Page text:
State News

Are more regulations coming for rentals?

Vermont’s largest city votes to restrictions on short-term rentals

By Jack Lyons/VTDigger

After more than two years of drafting and debate, the Burlington City Council passed regulations Tuesday night that seek to rein in the city’s short-term rental industry.

In an 8-4 vote, councilors banned short-term rentals that are operated anywhere besides the host’s primary residence — unless the short-term rental unit is in a building with one or more long-term rental units that accept Section 8 housing vouchers.

The exception represents a change from what councilors approved in December.

The ordinance, which was sponsored by Councilor Joan Shannon, D-South District, would also set up a registry for short-term rentals and subject them to inspections.

The council considered another version of the ordinance sponsored by Councilor Sarah Carpenter, D-Ward 4, which would have broadened the ordinance’s affordable housing exemption to include units deemed affordable under the city’s inclusionary zoning standard. It also would have allowed the entirety of other buildings on a host’s property, known as accessory dwelling units, to be operated as short-term rentals.

But that proposal failed in a 6-6 vote.

The two-thirds majority vote is enough to withstand a veto from Democratic Mayor Miro Weinberger, who said it would be “very challenging” for him to sign the ordinance into effect.

Proponents see the ordinance as a way to monitor and control the growth of short-term rentals — residential units that, through sites such as Airbnb, function as temporary lodging — in an effort to up the city’s long-term housing stock.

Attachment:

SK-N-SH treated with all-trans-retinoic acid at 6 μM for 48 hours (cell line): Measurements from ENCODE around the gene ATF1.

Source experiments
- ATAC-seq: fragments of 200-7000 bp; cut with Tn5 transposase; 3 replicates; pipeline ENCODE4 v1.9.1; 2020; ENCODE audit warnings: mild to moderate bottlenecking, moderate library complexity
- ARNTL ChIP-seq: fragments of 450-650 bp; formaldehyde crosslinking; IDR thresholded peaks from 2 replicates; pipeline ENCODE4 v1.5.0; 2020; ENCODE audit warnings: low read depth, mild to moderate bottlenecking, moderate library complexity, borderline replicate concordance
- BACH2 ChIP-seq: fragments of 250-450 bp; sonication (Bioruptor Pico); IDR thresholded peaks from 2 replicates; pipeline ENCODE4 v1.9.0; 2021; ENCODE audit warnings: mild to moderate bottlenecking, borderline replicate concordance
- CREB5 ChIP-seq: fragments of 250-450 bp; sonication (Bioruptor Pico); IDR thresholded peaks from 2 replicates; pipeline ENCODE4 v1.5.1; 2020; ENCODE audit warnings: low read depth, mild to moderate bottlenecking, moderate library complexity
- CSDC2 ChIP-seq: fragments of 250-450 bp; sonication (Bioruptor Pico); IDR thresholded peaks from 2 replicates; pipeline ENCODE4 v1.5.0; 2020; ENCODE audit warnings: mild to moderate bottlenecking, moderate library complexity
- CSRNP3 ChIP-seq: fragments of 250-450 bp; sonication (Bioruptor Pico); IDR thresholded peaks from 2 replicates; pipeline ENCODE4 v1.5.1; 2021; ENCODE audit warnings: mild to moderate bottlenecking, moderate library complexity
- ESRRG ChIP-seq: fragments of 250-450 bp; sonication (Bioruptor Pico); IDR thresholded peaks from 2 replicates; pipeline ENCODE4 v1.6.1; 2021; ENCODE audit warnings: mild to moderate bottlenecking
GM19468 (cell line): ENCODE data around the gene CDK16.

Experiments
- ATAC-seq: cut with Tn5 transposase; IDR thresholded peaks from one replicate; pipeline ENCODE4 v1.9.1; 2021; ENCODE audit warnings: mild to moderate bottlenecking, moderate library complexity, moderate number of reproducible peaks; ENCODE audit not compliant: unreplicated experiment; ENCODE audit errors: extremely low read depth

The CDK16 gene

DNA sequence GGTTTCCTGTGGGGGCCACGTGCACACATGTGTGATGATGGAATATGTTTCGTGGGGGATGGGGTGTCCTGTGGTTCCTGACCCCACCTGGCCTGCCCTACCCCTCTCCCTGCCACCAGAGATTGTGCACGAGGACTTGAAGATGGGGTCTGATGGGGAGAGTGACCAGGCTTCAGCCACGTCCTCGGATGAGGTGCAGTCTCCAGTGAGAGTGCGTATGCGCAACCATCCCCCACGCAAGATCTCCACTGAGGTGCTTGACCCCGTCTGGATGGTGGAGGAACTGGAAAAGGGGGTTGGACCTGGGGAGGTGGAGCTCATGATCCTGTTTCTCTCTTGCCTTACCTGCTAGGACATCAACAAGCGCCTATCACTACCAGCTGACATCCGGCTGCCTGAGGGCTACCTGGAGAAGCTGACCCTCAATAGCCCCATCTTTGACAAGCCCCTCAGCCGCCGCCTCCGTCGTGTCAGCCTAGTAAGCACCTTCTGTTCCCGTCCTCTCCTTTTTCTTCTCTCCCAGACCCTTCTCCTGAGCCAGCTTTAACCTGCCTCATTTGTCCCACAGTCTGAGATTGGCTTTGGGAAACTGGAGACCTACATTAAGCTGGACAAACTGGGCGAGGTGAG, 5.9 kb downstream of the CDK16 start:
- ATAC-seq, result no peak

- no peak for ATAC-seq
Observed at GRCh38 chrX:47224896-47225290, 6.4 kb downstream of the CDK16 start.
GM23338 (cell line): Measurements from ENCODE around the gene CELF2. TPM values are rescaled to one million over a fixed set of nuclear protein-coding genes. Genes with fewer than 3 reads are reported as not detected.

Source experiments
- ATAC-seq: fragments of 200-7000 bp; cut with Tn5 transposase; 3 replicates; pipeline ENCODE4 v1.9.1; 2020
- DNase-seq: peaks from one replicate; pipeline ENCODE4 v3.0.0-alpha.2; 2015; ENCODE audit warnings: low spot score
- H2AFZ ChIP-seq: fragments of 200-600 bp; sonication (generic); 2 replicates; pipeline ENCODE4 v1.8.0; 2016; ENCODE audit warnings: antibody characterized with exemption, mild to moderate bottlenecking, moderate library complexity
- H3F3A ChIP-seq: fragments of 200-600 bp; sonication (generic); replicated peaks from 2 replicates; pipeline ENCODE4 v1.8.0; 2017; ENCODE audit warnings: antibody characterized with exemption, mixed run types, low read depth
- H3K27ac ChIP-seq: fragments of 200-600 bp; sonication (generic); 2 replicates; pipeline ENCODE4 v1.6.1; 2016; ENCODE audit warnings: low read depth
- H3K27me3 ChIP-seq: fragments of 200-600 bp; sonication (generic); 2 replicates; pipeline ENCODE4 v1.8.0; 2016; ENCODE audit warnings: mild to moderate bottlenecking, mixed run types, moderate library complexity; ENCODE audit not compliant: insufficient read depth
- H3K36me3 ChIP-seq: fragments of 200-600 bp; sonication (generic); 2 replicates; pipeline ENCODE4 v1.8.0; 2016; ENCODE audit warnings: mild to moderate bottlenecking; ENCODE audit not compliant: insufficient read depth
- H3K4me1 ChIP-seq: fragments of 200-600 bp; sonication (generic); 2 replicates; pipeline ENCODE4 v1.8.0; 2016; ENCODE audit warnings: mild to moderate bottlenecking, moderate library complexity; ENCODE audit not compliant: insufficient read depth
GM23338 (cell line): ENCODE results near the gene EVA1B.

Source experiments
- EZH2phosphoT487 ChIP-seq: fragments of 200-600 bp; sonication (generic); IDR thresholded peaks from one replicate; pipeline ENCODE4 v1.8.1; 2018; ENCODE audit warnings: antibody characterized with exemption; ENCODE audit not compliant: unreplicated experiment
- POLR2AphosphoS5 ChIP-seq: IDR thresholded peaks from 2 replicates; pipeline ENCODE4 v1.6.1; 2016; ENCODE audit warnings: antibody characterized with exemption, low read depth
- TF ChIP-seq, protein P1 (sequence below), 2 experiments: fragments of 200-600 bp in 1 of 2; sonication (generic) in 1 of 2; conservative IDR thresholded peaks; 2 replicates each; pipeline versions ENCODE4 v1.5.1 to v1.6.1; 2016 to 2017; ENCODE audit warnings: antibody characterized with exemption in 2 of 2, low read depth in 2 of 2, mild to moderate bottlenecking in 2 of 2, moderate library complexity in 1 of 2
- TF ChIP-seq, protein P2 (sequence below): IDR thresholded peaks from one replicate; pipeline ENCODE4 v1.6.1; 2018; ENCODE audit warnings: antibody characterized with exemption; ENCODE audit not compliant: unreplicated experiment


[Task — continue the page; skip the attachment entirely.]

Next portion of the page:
But opponents of the regulations said they won’t create more housing since property owners won’t necessarily convert short-term rental units into long-term ones. Critics also pointed to the ordinance’s potential impact on tourism, saying that limiting short-term rentals would decrease options and drive up prices for would-be Burlington travelers.

To Shannon, however, that argument did not recognize the severity of the city’s housing shortage.

“We’ll still have tourists,” the real estate agent said. “Yes, it will be more expensive, but the tradeoff is that some of our workers will get housing.”

The ordinance would still allow owners of a single-family home to accept guests on a short-term rental basis in up to three bedrooms of their house, Shannon said.

Barlow pushed back, saying that tourists who come to Burlington want a whole-unit, short-term rental, not just a room in someone’s home.

“Visitors to our city expect (short-term rentals) in the same way they expect to be able to get an Uber when they’re here,” Barlow said.

Owners of homes that the city classifies as seasonal — because they do not have heat, for instance — can operate as short-term rentals, according to the ordinance. In addition, the language does not require hosts to be on site during a short-term rental booking, meaning a homeowner could rent their entire house as a unit, provided it is their primary residence.

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